BREWING PROCESS

Brewing beer begins with the selection and milling of the appropriate malts, the  purpose of which is to facilitate the activiy of the natural enzymes that will transform the starch contained in the malt grains into sugars. This process is knwon as mashing. In this phase, the mash undergoes a series of temperature steps, each of them with the purpose of activating a range of different processes that convert starch into both fermentable and non fermentable sugars.

 

Successive to the mashing process,the resulting wort is naturally filtered, in order to separate the spent grains from the wort itself. Wort is then boiled for a couple of hours. During this wort boiling phase, hops are added to the mixture, which will provide the beer with its characteristic bitterness as well as acting as a natural preserving agent.

 

Wort is later sent to the Whirlpool, which is filled in a tangential manner, hence creating a vortex that naturally separates solid proteins and hop remains from the liquid wort itself. Immediately after and prior to the yeast addition, wort is rapidly cooled down to 8°C (for Lager style beers) and sent to the fermenting vessels, where this temperature will be maintained for an entire week. After this first week of fermentation, vessels are hermetically sealed, thus enabling the CO2 released in the fermenting process itself - which transforms sugar into alcohol and CO2 -  to gradually disolve in the beer and obtaining in result a natural and controlled carbonation process.

 

This entire process is controlled by managing the vessel’s temperature and pressure, which in turn provide the exact amount of disolved CO2 in beer, therefore making it unnecessary to perform bottle or keg refermentations which often leave behind unpleasant lees.

 

Four weeks later, beer  is sent to horizontal vessels, where it enters the last maturation and stabilisation phase. Temperature now drops  to -1°C, which has a clarification and cold stabilisation effect. This whole process serves as a natural filtering procedure, acting as a natural decanter of the beer and hence achieving a final product that retains all properties and flavours initailly acquired from the malt extract.

 

It is after this last step that beer is ready for filling. As this is done by means of isobaric equipment, beer oxidation through air contact is  avoided, as well as helping to maintain constant carbonation levels, which in turn guarantee the beer’s freshness when leaving our premises.

 

CONTACT

Compañía Cervecera Zeta S.L.

Camí de la mar 21

ES-46120 Alboraya

zeta@zetabeer.com

Copyright 2016. ZETABEER · Aviso Legal y Política de Privacidad

 

Brewing beer begins with the selection and milling of the appropriate malts, the  purpose of which is to facilitate the activiy of the natural enzymes that will transform the starch contained in the malt grains into sugars. This process is knwon as mashing. In this phase, the mash undergoes a series of temperature steps, each of them with the purpose of activating a range of different processes that convert starch into both fermentable and non fermentable sugars.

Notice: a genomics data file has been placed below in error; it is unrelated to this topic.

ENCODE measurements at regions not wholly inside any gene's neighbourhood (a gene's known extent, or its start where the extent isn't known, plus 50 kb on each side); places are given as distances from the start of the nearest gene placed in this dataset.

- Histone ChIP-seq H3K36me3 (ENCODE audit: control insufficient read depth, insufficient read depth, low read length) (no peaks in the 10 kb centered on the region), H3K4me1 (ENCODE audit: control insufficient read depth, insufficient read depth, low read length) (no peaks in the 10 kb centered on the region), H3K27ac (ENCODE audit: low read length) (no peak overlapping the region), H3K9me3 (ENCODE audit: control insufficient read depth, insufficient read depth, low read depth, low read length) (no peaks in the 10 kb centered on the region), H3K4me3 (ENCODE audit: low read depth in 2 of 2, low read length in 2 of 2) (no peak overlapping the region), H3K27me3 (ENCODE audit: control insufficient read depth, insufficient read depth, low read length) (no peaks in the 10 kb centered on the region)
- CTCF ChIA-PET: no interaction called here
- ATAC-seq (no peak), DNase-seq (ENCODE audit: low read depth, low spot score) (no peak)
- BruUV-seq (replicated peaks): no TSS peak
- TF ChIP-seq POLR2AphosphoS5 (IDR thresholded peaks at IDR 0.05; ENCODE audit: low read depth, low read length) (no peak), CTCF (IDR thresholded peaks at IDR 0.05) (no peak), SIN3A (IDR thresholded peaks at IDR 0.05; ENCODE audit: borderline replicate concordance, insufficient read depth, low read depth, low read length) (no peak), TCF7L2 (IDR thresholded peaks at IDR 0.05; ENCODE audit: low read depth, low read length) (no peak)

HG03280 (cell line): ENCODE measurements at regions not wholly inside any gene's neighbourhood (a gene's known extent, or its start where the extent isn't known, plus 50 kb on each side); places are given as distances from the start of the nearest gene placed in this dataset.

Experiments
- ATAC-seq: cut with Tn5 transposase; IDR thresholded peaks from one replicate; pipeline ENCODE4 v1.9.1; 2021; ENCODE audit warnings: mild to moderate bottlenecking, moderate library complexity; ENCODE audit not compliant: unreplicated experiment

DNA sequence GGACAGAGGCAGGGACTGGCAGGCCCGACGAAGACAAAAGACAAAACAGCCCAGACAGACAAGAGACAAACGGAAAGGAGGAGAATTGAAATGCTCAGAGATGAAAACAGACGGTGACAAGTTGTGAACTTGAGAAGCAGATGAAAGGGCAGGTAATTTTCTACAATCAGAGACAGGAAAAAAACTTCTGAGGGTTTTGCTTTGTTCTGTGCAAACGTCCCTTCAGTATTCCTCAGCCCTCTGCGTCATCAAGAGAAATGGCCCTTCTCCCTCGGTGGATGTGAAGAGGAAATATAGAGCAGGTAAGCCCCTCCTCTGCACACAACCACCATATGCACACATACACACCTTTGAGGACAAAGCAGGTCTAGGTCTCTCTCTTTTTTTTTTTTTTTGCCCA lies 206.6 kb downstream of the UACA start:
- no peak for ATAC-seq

Successive to the mashing process,the resulting wort is naturally filtered, in order to separate the spent grains from the wort itself. Wort is then boiled for a couple of hours. During this wort boiling phase, hops are added to the mixture, which will provide the beer with its characteristic bitterness as well as acting as a natural preserving agent.

 

Wort is later sent to the Whirlpool, which is filled in a tangential manner, hence creating a vortex that naturally separates solid proteins and hop remains from the liquid wort itself. Immediately after and prior to the yeast addition, wort is rapidly cooled down to 8°C (for Lager style beers) and sent to the fermenting vessels, where this temperature will be maintained for an entire week. After this first week of fermentation, vessels are hermetically sealed, thus enabling the CO2 released in the fermenting process itself - which transforms sugar into alcohol and CO2 -  to gradually disolve in the beer and obtaining in result a natural and controlled carbonation process.

 

This entire process is controlled by managing the vessel’s temperature and pressure, which in turn provide the exact amount of disolved CO2 in beer, therefore making it unnecessary to perform bottle or keg refermentations which often leave behind unpleasant lees.

 

Four weeks later, beer  is sent to horizontal vessels, where it enters the last maturation and stabilisation phase. Temperature now drops  to -1°C, which has a clarification and cold stabilisation effect. This whole process serves as a natural filtering procedure, acting as a natural decanter of the beer and hence achieving a final product that retains all properties and flavours initailly acquired from the malt extract.

 

It is after this last step that beer is ready for filling. As this is done by means of isobaric equipment, beer oxidation through air contact is  avoided, as well as helping to maintain constant carbonation levels, which in turn guarantee the beer’s freshness when leaving our premises.

BREWING PROCESS